March 2014


My friend Rollie has died. He had an amazing life and taught me a lot. I am not the right person to describe his life and I’d decided not to describe any of his adventures here, but a quick look shows that there is really nothing online about him. So here’s a very short version of one of his typical adventures: In his mid-70s, he climbed K2. The sherpa didn’t want to let him come because he was too old, “But I was not the one who held us up… Not once.” On that trip to Nepal, he caught amoebic dysentery, which he cured himself of with a gruesome regimen involving coffee, hydrogen peroxide, bifidus, and enemas.  “That was not fun, let me tell you, but I got rid of that bug. I went back to the doctors and they said it was completely gone.”

Right now I’m thinking most about what he taught me about getting old. He was still on an intellectual and spiritual mission when I last saw him, a week before he died. (In fact, the moment I learned he’d died, I was on my way to his house with the King James Bible on an Excel file–something he’d asked me to find to help with a scheme he had for decoding the Bible.) His memory and his mind were still strong, though his body was failing. Almost a hundred years old and he would tell me to “google” stuff, like, “Oh, just google ‘swansons’–they’ve got good deals on B12.” You can continue to learn and grow for almost a hundred years. I’ve seen it in Rollie. And you can keep your body going, too, but it’s work. He would say, “Nature is basically on your side until your 70s. In your 70s, you’ve got to work at, get it down to a science. In your 80s, it’s full-time. It’s an art and a science to keep going. In your 90s, it’s between you and God.”

He’s got me thinking about isolation in old age. He had a lot of friends in the community, but he spent most of his time alone and he told me several times that the loneliness was hardest part of his life. He had no family left in the time of his life when he needed pretty constant companionship, someone to notice when he fell. I suppose there is only so much planning you can do to head yourself towards an old age full of care and companionship. There’s a lot of luck involved. But I am thinking about it. It makes a big difference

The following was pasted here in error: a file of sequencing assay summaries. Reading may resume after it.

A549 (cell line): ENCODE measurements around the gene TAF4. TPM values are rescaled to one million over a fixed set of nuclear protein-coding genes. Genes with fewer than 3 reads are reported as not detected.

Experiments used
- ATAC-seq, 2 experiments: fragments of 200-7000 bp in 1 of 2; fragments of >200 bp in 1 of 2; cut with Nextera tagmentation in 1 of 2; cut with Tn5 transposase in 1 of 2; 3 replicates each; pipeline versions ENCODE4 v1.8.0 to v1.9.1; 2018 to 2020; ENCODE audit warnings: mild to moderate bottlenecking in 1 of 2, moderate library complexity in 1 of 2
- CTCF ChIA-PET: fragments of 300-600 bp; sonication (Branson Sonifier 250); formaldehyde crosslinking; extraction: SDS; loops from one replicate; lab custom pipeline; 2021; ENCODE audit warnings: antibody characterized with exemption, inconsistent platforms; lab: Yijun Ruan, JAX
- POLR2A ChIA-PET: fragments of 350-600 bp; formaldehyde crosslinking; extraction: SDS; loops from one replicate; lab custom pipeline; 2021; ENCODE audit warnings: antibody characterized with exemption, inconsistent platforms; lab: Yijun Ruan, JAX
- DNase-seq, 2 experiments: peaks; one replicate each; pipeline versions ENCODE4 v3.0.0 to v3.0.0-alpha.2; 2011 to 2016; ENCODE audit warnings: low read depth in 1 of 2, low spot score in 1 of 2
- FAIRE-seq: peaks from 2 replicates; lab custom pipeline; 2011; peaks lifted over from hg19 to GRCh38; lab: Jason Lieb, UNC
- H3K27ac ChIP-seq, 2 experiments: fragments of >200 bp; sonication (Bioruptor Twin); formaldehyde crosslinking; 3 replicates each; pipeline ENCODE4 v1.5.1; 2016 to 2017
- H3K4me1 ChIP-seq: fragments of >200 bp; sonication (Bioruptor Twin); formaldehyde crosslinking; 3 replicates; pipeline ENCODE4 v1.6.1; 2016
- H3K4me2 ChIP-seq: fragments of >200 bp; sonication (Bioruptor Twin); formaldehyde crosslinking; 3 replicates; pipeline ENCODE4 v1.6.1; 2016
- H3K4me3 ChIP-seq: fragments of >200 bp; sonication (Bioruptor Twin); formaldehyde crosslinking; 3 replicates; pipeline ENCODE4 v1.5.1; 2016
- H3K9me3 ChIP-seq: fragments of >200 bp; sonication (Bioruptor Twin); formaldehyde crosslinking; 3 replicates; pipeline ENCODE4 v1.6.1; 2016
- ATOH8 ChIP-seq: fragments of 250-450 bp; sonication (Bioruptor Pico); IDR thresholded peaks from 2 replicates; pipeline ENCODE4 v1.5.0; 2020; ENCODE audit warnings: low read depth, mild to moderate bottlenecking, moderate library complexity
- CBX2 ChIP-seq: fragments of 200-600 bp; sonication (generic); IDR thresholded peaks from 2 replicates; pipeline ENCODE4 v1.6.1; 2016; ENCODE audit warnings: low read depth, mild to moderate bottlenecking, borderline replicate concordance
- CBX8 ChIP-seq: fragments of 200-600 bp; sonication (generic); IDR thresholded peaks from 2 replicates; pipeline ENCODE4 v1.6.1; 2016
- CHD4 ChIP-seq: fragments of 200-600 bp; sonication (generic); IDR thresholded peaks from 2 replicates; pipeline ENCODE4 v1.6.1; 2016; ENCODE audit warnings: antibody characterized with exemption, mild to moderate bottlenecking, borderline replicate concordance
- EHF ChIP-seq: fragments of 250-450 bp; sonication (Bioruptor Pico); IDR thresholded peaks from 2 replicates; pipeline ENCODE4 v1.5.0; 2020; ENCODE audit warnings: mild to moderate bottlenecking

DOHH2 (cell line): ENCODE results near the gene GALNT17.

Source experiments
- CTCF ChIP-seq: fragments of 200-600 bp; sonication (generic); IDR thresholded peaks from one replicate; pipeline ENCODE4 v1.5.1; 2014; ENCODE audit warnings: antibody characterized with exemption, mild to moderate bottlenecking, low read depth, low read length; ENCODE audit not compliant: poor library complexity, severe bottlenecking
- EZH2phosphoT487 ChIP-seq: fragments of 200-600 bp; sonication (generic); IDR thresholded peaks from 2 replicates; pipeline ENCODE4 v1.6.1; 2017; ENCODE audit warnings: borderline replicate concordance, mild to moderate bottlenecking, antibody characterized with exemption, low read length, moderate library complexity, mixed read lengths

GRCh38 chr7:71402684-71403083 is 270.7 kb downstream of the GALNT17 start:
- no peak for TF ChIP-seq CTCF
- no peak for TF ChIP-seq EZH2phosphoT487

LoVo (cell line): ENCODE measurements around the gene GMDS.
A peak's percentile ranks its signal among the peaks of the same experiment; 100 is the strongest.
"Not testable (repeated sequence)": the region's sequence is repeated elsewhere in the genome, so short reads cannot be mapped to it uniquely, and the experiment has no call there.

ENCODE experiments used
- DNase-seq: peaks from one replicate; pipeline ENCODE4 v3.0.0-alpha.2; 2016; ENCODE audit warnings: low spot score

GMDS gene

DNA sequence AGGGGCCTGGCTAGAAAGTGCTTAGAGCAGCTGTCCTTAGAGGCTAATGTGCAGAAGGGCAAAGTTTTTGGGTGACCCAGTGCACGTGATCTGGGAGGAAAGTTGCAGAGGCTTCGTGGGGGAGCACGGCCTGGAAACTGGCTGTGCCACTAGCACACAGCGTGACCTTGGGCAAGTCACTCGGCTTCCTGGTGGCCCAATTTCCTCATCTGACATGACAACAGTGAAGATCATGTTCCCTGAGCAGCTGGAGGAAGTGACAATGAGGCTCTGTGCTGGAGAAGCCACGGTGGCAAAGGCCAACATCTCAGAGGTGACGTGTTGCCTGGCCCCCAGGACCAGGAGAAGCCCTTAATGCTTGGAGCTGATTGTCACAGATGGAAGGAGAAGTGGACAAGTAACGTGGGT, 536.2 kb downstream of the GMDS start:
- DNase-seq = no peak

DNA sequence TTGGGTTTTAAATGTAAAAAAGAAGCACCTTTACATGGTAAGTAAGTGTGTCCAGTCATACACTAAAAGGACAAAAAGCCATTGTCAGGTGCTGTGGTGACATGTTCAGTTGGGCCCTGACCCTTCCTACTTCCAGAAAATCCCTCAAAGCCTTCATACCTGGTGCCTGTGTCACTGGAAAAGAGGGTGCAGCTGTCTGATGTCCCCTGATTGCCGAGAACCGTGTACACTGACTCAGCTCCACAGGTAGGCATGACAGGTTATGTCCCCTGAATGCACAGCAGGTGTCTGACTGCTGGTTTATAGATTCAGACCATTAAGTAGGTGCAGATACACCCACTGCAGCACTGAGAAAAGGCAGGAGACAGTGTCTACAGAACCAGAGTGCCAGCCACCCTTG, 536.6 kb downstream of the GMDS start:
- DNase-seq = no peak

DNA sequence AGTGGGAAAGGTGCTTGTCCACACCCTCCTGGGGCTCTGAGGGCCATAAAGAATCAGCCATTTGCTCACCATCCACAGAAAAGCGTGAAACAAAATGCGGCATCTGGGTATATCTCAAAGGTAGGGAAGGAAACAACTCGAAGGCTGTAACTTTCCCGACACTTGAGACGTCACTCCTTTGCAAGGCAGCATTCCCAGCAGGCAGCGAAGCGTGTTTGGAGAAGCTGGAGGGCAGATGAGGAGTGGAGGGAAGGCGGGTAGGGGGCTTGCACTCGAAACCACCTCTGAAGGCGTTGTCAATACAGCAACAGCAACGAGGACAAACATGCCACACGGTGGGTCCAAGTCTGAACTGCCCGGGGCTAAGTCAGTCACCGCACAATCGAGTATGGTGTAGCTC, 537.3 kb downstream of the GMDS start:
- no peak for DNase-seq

Rollie was also one of my grandfather’s best friends over the last 60-some years, and the most poignant part of a poignant funeral for me was seeing my grandfather cry. He doesn’t generally cry, and never like that, sobbing. I felt the power of that moment and realized I haven’t known anyone for 60-some years, and I don’t know what that’s like, the depth of a 60-year relationship, the kind of hole that would leave in your life. But that’s how you want it to be, right? You want to have good enough, long enough, deep enough friendships that leave you heartbroken when they die. But you also want to have a lot of other dear relationships around you to take up the slack. My grandfather has that, and I want that, too.

Thanks for everything, Rollie.

Rollie (left) with Grandpa Bob, mid-1980s

Rollie (left) with Grandpa Bob, mid-1980s

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I propose that there are four basic categories that all theoretical knowledge* eventually ends up in:

1) Wrong: These facts are shown to be straightforwardly incorrect.

2) Forgotten: We used to “know” these facts to be true, now we don’t remember them well enough to check.

3) Irrelevant: We might still think these facts are true, or maybe not, but no one cares enough to check.

4) Quaint: These facts were on to something that led somewhere, but reality turns out to be so vastly more complicated that the original ideas seem simpleminded, funny, or even cute.

 

*By this I technically mean all a posteriori propositional knowledge, though it may turn out to be true in a broader sense. I suppose, however, that the best I can hope for in the long run is that this proposal is true in a “quaint” sense.